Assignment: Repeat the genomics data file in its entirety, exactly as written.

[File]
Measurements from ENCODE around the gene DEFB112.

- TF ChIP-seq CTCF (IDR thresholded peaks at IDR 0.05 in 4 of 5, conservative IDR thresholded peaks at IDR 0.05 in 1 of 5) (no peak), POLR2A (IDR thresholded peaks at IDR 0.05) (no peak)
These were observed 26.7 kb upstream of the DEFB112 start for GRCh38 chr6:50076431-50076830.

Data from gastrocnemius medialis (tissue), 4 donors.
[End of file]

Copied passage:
Measurements from ENCODE around the gene DEFB112.

- TF ChIP-seq CTCF (IDR thresholded peaks at IDR 0.05 in 4 of 5, conservative IDR thresholded peaks at IDR 0.05 in 1 of 5) (no peak), POLR2A (IDR thresholded peaks at IDR 0.05) (no peak)
These were observed 26.7 kb upstream of the DEFB112 start for GRCh38 chr6:50076431-50076830.

Data from gastrocnemius medialis (tissue), 4 donors.